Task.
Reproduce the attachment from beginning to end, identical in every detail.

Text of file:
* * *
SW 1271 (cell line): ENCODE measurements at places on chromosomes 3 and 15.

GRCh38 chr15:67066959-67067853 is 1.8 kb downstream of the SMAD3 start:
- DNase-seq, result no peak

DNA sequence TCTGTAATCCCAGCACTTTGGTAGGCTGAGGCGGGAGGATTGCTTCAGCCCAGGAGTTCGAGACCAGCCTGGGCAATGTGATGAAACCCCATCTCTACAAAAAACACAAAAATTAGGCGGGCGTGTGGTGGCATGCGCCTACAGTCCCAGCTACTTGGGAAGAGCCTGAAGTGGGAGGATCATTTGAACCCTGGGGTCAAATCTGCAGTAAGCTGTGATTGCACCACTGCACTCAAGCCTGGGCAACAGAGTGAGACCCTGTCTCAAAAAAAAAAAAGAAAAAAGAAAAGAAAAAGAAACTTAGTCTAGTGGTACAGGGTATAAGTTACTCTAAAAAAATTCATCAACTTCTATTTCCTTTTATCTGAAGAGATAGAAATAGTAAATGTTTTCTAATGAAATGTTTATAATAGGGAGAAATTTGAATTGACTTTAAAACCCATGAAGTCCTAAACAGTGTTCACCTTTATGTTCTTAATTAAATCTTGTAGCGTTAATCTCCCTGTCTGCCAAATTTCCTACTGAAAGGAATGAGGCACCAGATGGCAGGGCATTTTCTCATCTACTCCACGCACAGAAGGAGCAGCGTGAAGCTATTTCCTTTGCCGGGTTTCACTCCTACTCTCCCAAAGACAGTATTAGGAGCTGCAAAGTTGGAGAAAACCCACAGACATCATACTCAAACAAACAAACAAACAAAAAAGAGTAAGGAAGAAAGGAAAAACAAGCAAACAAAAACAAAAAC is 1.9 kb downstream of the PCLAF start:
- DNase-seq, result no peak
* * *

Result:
SW 1271 (cell line): ENCODE measurements at places on chromosomes 3 and 15.

GRCh38 chr15:67066959-67067853 is 1.8 kb downstream of the SMAD3 start:
- DNase-seq, result no peak

DNA sequence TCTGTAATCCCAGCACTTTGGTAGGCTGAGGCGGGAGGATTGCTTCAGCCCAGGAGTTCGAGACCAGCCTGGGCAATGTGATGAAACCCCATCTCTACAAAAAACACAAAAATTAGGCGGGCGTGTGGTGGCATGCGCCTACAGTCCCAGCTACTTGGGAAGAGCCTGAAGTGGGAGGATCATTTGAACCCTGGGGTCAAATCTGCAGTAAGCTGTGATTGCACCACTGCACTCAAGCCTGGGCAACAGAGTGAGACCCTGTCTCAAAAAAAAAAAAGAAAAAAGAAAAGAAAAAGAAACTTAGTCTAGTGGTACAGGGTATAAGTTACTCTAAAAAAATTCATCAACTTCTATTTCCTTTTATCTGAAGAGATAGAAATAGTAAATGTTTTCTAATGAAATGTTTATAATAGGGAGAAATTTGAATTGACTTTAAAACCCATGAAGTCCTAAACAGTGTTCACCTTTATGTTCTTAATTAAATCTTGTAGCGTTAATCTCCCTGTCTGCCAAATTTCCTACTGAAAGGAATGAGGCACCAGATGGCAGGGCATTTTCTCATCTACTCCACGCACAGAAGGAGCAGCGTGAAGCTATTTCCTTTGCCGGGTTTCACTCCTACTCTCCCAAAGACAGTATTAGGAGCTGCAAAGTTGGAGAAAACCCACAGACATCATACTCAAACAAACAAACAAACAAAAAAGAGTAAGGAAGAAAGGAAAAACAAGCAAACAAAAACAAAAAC is 1.9 kb downstream of the PCLAF start:
- DNase-seq, result no peak